When the top team in the National League and all of baseball traveled to Motown for a three-game series against one of the American League’s best, I promised ALDLAND would be on site as the Tigers closed out April in the D. The following is my report from the weekend.
Awaiting our flight to Detroit, we made the strategic decision to eat dinner in the Atlanta airport’s new, Braves-themed restaurant, which afforded us the opportunity to take in game one of the series in a baseball-ish environment on a large, not-exactly-high-definition screen while eating ballpark-quality food at airport prices. It was worth it, though, to watch (most of– we eventually had to board the airplane) Anibal Sanchez’s seventeen-strikeout gem:
Barring a perfect game, this will likely go down as the best pitching performance of 2013. According to STATS, since 1921 only Sanchez and Randy Johnson have managed 17 strikeouts in just eight innings. Johnson, then with the Mariners, rang up 18 Texas Rangers in September of 1992. To put the feat in perspective, since that game there have been 47 no-hitters thrown, and only Johnson, Clemens, Wood and Ben Sheets have thrown more than 17 strikeouts.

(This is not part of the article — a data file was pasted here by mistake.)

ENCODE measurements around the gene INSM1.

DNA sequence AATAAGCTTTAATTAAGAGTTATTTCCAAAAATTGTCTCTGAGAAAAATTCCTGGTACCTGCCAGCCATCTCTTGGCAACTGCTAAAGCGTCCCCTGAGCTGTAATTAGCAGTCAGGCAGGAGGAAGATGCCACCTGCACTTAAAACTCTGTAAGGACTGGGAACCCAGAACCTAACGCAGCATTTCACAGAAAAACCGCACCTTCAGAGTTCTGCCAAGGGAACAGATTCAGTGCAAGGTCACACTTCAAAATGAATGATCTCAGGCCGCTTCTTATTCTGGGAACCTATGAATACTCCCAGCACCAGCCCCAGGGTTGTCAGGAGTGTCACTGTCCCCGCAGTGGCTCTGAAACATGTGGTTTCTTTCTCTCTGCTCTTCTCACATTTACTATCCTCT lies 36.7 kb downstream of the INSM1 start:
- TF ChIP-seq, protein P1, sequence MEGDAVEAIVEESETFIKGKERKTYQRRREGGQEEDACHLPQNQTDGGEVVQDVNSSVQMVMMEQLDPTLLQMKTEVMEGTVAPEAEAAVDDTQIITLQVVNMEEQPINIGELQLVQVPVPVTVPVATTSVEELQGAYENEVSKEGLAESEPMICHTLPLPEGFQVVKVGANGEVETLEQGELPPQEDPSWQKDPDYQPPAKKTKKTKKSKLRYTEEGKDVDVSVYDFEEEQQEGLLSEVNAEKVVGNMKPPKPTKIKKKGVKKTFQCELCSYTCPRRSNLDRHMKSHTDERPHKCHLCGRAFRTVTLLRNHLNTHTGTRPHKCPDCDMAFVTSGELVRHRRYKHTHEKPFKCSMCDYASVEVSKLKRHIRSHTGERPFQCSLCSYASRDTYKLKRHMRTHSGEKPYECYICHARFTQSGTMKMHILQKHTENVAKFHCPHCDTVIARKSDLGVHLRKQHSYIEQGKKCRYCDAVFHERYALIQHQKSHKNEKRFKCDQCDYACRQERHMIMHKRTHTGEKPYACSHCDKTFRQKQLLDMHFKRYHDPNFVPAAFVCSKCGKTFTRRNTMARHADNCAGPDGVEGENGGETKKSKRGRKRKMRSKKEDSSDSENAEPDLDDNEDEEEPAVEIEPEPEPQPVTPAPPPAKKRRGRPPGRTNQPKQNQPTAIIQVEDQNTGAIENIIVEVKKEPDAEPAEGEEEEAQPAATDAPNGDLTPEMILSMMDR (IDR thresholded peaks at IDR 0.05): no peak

Also, bizarrely, Johnson lost that game 21 years ago. He and the opposing starter, a spry 45-year-old named Nolan Ryan, both allowed two runs apiece (Ryan in seven innings, with five strikeouts).
But Sanchez on Friday surpassed Johnson in every meaningful way. Sanchez threw 39 fewer pitches, he shut the Braves out, he walked just one (to Johnson’s four) and he notched the win, his third of the season.
That’s a heck of a prelude for Saturday’s game– in my myopic eyes, the feature act of the weekend– especially against a team showing the absurd early season batting prowess of the Braves. On top of what Sanchez was doing, cementing himself in my mind as the top arm on the Detroit staff, at least for the early going, was the fact that the seemingly anemic Tiger offense scored ten runs for a 10-0 win that put the club one game above .500. My worry, of course, was that they’d scored all the runs for the whole weekend on the first night. The apparent Medlen-Porcello mismatch loomed ominously as we took off into the night.
On Saturday morning, we woke up, got out of beds, dragged our Tigers caps across our heads, and drove into the heart of the Motor City for what was already shaping up to be a gorgeous baseball day. Our first stop was a tavern that opened in 1996, but that looked as though it could have opened in 1906– in a good way. As one of us cleaned the bar out of champagne, we relaxed in the oddly classical reading room, assembling our wits, and planning our approach to the park.
Finding the Hockeytown Cafe overcrowded and potentially unwholesome, we wandered past the Fillmore and settled into a much more suitable vibe at the nearby State Bar & Grill. With Comerica Park directly in our sights, we did not dally long.
We found our seats, just on the third-base side of home plate, evicted some wayward children-squatters, and settled in amongst the sellout crowd for a sunny afternoon game.